UGSOA Local 223

Serving Security Professionals in Northern and Central California Since 2004

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Union vs. Non-Union Wages


 

Just thought we would do a little comparison of wages with and without the union

to see which is better, look at the results and you be the judge.  Yes your union got you better wages....Think of all the benfits that could be better if the members were move involved....

Sacramento wage determination still shows guard II at $21.22 hasn’t changed in 5 years. Granted not everyone is working a 40 hour week, but still better than the $21.22

Health & Welfare went from $3.91 to $4.01 effective 04/01/2014

As of 04/01/2014 the wages are for new hires $23.07, that’s $1.85 higher

For PSO’s with 1 and less than 5 years is $27.45 that’s $6.23 higher

For PSO’s with 5 years or more is $27.81 that’s $6.59 higher

Yearly difference

$1.85 increase = $3552.00 per year increase

$6.23 increase = $11961.60 per year increase

$6.59 increase = $12652.80 per year increase

 

Santa Rosa, Napa area wage determination is still at $17.15

As of 04/01/2014 PSO’s with a year or less will receive $20.06

1 year or more of service will receive $25.34

Yearly difference

$2.91 increase = $5587.20

$8.19 increase = $15724.80

 

The above calculations are based on 160 hours per month 1920 hours a year

Also I have attached links to wage determinations for your area

Any comments or questions please go to the contact us page.

 

Wage Determination Sacramento, Click here

Wage Determination Santa Rosa, Click here 

 


How wage determinations are done

II. Wage Determinations

How are prevailing wage determinations developed?

Wage determinations are developed based on available data showing the rates that are prevailing in a specific locality. Where a single rate is paid to a majority (more than 50%) of the workers in a classification of service employees engaged in similar work in a particular locality, that rate is determined to prevail. When information is used from the Bureau of Labor Statistics (BLS) or other surveys, statistical measurements of central tendency (median) and the average (mean) are considered reliable indicators of the prevailing rate. Which of these statistical measurements will be applied in a given case will be determined after a careful analysis of the overall survey, separate classification data, patterns existing between survey periods, and the way separate classification data interrelate. Use of the median is the general rule. However, the mean may be used in situations where, after analysis, it is determined that the median is not a reliable indicator.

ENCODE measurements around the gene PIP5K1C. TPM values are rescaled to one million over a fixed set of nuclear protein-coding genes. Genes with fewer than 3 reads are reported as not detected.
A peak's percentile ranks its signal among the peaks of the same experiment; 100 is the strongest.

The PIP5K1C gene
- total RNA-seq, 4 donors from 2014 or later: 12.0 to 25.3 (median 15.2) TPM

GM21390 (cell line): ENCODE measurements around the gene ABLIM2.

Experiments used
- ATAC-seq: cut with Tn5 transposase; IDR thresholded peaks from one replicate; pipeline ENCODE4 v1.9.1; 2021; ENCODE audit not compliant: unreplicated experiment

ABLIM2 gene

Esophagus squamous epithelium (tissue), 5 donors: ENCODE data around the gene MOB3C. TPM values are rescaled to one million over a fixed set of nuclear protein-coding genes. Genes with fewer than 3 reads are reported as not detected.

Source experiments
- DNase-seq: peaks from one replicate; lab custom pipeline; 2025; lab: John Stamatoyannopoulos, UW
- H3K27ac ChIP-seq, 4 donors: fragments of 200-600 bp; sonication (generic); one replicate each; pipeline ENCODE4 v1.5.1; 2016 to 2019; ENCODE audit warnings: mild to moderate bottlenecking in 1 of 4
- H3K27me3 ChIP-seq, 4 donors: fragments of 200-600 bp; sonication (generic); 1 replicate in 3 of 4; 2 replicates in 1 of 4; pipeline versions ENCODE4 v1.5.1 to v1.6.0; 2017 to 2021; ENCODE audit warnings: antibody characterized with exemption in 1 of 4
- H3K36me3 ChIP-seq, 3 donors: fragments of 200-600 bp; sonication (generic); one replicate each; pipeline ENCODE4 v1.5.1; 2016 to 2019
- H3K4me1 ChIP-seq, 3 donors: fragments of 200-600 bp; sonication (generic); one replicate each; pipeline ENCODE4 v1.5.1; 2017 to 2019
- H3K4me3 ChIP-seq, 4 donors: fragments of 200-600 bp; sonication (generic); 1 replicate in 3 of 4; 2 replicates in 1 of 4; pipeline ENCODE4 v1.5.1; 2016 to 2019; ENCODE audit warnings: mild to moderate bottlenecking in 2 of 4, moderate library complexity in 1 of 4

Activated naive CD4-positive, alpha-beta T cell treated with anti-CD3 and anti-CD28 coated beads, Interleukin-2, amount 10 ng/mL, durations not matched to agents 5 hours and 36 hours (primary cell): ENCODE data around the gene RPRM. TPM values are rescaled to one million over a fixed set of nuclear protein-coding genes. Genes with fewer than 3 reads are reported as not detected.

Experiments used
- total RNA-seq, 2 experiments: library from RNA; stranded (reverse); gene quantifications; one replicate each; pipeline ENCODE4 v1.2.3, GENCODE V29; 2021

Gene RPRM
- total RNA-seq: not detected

In addition, some occupational rates on the wage determination may be taken directly from the Non-Appropriated Fund schedule, Federal Wage System schedule, or the General Schedule "white collar" pay scales. Finally, several methodologies were developed to aid the analyst in developing rates for classes where no survey data exists.

How often do you update wage determinations?

Wage Determinations are reviewed periodically, as new data become available. Most wage determinations are updated once a year.

Must a wage determination be requested if the contract requires less than five employees?

Yes. The contracting agency must request a wage determination for every covered contract in excess of $2,500 regardless of the number of employees expected to be employed on the contract. If the contract involves more than five service employees, the Department of Labor must issue a wage determination; however, this does not limit the contracting agency's obligation to request a wage determination for all contracts in excess of $2,500.

In an emergency, how do you obtain a wage determination?

You may call the Wage and Hour Division, Branch of Service Contract Wage Determinations, and speak with a supervisor at (202) 693-0073.